Characterization of the carbon assimilation of carob plantations in semi-arid conditions
Carob plantations are main components of the Mediterranean landscapes, mainly located in marginal and prevailing calcareous soils. The southern countries of the European Union are largely the leading carob producer worldwide. Only Spain produces, on average, 80,000 t year‑1 followed by Italy, Morocco, Portugal, and Greece. In some of them, this crop is very relevant from both agronomical and environmental perspectives. In addition, certain properties of carob leaves, seeds and pulp fruit (they are rich in phenols and polyphenols) make them a good source of antioxidants. Finally, the fruits are used for wide purposes particularly in food industry and as a source of many products such as gum, sugar, fiber, minerals and alcohol. In this study we demonstrate that carob trees are very efficient species to absorb carbon dioxide from the atmosphere. The presented results indicate that traditional carob plantations exhibit a positive net carbon balance, close to 5.4 t C equivalent ha‑1 year‑1 that, extrapolated to the whole Spanish crop surface (about 50,000 ha), represents a total of 250,000 t C year‑1. This carbon assimilation activity is similar, or even higher, to other woody crops and suggests that it can be considerably enhanced through the optimization of the cultural techniques and irrigation regimes.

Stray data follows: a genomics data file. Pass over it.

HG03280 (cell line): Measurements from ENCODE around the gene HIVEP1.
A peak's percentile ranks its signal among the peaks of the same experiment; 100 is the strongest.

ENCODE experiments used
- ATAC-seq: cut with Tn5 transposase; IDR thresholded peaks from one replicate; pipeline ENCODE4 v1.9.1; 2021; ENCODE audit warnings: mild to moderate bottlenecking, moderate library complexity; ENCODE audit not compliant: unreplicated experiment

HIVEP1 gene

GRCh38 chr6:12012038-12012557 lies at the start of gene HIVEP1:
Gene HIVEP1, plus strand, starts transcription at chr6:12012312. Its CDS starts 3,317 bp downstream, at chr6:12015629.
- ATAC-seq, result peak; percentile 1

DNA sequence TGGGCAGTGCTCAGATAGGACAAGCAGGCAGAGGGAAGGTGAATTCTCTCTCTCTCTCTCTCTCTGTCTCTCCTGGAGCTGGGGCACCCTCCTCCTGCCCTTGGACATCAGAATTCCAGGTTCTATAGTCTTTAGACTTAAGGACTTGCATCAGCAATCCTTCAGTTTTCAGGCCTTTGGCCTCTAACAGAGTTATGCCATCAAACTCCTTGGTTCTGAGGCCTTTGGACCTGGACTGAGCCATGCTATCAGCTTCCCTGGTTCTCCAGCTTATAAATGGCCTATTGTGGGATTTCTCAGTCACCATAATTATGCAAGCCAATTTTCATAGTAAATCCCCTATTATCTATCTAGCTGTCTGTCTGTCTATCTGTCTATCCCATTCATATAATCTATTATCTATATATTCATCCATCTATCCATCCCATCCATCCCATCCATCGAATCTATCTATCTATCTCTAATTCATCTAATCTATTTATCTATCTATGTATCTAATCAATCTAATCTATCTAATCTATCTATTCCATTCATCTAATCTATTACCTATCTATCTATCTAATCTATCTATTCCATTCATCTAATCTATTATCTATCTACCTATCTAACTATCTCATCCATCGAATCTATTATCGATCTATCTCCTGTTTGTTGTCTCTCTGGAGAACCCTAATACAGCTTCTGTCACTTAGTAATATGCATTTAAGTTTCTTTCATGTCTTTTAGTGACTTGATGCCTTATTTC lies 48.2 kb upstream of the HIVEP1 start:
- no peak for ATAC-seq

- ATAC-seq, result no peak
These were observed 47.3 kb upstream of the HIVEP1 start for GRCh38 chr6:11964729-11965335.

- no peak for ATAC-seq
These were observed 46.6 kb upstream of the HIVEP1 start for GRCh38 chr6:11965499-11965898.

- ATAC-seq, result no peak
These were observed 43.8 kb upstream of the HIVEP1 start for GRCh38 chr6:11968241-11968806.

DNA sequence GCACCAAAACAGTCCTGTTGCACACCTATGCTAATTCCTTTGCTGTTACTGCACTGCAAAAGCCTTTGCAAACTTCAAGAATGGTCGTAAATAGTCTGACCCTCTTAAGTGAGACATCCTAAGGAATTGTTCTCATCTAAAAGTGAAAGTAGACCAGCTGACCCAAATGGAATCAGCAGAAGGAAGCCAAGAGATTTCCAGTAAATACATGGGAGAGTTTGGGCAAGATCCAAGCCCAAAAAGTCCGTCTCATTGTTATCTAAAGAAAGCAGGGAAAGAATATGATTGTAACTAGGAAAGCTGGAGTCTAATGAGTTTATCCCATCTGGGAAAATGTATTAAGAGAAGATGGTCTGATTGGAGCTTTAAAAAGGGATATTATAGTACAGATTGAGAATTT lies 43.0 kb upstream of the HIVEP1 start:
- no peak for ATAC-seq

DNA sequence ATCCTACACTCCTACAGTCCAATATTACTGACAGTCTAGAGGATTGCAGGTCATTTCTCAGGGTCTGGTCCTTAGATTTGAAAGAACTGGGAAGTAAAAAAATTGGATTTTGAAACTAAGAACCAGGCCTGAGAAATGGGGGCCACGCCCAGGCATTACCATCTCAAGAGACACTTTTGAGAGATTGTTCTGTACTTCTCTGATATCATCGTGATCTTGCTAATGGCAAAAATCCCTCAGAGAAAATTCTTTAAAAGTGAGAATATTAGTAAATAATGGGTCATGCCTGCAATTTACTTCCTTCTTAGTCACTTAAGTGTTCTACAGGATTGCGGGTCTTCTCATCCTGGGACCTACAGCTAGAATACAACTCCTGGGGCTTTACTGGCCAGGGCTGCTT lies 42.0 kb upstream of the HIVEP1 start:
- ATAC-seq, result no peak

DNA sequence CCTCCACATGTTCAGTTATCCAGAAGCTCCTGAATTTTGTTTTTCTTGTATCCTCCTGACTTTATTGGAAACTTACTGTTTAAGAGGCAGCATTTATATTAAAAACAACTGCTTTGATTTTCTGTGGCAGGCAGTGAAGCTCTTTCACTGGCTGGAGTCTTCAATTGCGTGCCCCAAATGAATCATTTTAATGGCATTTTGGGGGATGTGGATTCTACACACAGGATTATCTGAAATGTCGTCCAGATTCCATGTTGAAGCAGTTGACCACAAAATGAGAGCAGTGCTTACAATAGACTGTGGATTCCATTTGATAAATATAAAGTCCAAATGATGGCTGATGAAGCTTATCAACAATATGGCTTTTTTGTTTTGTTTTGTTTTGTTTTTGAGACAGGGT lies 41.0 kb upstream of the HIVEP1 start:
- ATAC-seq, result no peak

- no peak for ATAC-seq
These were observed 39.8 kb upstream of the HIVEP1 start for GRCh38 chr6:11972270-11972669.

Pérez-Pastor, A., Soares-Neto, J.P., de la Rosa, J.M., Tous, J. and Iglesias, D.J. (2020). Characterization of the carbon assimilation of carob plantations in semi-arid conditions. Acta Hortic. 1280, 241-246
carob tree, climate change, fruit trees, Mediterranean crops, mitigation